Which brings us to the pop culture moment, supra. As you probably have noticed, there is a growing chorus of acclaim for a show remaking the original Glenn Larson Battlestar Galactica from the 1970s. Back then, the Stiftung recalls Pravda (or was it Izvestia, we forget) denouncing that cheesey show's premise of a sneak attack against humanity by the evil Cylons as promoting hostility to peace-loving Soviet intentions and ratification of SALT II.
The new show seems to have its admirers from Salon to Entertainment Weekly. We don't share the embrace. But this is relevant to our post today, we promise.
First A Little TV Criticism Before The Main Point
As entertainment the show is actually middling, hype notwithstanding. Ron Moore, the creator, continues a trend of refining concepts largely “borrowed” from and explored first by other series such as Bablylon 5. Moore rode B5's pioneering efforts with his efforts on Star Trek Deep Space Nine. The derivative nature of that series took almost entire portions from B5 — from the then pioneering idea of multi-season plot arcs involving war and spies within, strong female characters, etc. In fact, the entire premise of Bablylon 5 was famously “lifted” from a pitch meeting made to Paramount and thus was born Star Trek Deep Space Nine. (B5 was a space station and then suddenly lo and behold, so was Deep Space Nine, etc.) Blood was so bad that Gene Roddenberry's wife guest starred on B5 as a gesture of good will and unification of fans.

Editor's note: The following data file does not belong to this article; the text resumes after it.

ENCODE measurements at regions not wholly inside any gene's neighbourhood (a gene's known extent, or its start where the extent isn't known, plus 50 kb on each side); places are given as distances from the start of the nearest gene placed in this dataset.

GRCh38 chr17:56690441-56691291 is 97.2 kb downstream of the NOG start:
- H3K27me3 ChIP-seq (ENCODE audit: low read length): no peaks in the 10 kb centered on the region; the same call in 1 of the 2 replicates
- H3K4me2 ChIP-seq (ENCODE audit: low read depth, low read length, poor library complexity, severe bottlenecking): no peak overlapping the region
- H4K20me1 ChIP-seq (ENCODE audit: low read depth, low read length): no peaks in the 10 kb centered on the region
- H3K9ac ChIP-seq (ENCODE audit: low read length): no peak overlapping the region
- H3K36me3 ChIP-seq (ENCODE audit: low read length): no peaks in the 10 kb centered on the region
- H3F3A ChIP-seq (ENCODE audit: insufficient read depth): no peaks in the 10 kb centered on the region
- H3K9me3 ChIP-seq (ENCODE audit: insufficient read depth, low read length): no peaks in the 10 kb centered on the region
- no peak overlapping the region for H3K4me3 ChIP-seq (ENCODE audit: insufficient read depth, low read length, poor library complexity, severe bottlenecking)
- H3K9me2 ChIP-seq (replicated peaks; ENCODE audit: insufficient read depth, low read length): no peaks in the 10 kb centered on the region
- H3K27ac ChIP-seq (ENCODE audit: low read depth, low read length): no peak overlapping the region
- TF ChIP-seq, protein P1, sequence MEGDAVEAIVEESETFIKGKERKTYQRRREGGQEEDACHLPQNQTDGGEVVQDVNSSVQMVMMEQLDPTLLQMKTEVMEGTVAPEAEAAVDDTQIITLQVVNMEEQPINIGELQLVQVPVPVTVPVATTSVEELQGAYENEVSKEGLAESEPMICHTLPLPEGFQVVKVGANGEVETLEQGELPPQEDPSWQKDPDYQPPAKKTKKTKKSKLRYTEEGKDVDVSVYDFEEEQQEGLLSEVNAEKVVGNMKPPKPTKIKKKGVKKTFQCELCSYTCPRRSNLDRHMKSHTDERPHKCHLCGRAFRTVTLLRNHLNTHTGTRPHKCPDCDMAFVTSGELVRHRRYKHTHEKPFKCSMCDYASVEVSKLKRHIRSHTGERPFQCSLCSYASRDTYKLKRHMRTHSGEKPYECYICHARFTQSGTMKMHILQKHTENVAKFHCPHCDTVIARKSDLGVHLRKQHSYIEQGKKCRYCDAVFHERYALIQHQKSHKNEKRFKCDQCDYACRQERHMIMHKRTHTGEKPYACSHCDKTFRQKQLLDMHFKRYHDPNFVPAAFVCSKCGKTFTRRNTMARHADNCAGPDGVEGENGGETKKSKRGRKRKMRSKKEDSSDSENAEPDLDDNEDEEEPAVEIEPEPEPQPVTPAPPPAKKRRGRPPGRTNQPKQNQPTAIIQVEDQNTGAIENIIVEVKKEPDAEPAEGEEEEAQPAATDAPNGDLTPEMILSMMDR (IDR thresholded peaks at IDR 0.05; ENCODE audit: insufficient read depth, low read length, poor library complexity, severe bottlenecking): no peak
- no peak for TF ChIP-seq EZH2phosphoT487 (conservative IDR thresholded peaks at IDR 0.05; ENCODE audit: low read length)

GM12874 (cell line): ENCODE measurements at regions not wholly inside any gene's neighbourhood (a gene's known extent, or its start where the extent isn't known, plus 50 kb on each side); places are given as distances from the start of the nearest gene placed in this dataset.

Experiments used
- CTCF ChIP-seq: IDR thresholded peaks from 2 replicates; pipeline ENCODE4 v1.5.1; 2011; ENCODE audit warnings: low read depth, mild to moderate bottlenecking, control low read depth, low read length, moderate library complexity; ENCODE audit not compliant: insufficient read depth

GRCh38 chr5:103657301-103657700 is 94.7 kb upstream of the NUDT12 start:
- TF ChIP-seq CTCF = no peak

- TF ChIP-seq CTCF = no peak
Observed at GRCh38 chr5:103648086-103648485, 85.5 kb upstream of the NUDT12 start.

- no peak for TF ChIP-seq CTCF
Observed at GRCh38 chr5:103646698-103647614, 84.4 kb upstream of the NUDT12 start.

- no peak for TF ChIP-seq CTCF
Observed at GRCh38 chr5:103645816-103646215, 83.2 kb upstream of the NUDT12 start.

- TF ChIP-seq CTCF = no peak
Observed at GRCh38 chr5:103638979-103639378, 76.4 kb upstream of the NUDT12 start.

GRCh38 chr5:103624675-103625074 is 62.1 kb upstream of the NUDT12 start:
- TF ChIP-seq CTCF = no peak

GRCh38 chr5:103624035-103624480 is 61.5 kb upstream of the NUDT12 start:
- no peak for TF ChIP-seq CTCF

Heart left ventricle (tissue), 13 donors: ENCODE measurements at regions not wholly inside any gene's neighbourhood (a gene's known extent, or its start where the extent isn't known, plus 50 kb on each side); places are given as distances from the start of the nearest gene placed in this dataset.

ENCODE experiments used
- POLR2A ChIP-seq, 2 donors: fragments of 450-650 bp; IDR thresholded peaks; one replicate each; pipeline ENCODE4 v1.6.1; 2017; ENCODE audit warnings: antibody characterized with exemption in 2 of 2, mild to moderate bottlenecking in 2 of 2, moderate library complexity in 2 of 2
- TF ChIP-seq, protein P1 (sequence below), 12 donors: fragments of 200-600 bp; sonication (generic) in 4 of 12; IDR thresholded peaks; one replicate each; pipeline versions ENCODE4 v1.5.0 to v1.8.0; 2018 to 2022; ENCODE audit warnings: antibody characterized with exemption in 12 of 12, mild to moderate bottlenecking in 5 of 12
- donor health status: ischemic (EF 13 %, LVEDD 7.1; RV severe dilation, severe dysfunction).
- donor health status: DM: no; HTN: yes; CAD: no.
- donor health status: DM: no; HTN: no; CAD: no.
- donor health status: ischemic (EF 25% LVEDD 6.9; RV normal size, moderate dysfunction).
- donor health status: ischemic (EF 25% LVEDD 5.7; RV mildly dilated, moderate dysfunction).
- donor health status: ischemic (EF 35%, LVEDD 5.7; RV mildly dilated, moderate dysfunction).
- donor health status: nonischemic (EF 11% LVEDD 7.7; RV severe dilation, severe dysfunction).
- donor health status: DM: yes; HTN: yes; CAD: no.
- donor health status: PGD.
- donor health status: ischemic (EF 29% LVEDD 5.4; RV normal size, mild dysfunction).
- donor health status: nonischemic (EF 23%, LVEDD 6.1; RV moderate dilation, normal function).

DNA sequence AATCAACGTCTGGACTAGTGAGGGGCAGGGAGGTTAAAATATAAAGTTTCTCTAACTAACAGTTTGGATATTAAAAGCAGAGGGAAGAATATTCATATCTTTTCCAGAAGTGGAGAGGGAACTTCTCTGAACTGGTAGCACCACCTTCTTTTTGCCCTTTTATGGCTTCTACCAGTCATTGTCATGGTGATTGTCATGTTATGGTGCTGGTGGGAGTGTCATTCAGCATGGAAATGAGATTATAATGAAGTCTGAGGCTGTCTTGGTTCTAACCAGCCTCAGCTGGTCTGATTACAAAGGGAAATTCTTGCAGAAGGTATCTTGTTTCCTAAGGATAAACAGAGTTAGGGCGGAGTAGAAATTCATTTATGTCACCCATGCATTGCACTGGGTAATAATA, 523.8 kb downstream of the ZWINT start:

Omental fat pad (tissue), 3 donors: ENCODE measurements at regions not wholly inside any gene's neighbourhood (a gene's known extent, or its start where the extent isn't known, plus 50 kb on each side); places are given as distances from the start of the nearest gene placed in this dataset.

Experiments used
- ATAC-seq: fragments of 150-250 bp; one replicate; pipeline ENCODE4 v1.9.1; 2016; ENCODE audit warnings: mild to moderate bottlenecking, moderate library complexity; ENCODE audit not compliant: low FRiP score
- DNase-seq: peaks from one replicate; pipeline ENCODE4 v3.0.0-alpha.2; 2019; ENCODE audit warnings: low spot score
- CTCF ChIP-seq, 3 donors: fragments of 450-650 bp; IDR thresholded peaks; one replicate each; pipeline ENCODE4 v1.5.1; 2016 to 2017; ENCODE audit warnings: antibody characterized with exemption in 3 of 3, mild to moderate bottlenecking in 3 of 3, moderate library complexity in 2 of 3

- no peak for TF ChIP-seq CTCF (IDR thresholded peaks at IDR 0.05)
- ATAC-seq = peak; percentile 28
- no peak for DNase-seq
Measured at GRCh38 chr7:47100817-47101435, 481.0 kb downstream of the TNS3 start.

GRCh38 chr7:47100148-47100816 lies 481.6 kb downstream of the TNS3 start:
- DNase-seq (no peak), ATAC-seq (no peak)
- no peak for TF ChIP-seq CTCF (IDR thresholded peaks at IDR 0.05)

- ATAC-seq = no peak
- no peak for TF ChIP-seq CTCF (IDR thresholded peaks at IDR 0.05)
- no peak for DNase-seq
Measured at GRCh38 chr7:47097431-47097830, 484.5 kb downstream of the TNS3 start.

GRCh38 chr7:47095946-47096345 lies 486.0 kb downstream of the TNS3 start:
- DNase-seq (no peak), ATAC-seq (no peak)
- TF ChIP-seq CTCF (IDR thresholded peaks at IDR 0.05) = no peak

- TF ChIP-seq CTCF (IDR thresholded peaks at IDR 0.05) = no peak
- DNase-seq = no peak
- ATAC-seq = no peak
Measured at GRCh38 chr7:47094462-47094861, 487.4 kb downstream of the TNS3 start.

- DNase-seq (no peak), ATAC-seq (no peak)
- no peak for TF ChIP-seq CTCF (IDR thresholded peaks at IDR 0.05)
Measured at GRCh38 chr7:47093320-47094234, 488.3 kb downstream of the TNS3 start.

Battlestar ultimately fails because like “24” it is almost entirely a joyless plot driven soap opera. Once an episode has been seen, there is almost no point or fun in ever seeing it again. But “24” is expertly crafted adrenlin overload. Battlestar is middlebrow Falcon Crest with the now tiresome Canadian production values. There is no humor. Here, Moore would do well to see how Whedon, a far better screenwriter, could segue effortlessly among horror, comedy and drama within a single hour. Which is why a Whedon series is always re-watchable multiple times.
Battlestar's Link to Judt
New season three depicts humanity under Cylon occupation. Moore pulls no punches in the first episode.
Only here in the ghetto of genre basic cable programming can we explore openly what drives a resistance movement such as in Gaza and Iraq. Could Americans ever be suicide bombers? They are here. How a resistance movement is seen from their perspective, how collaborators are seen and feel, etc. — their debates, priorities, conflicting objectives, etc. And how populations loathe the local “police” standing up and want to see them lie down in a pool of blood.
Pathetic that this Nation, under the yoke of the ADL, AJC, The Corner and their AgitProp bretheren banishes such conversations to the dark corner of the Sci Fi Channel. This too says alot about us.
Still may not be great TV. But it hints at serious issues. And without censorship. So far.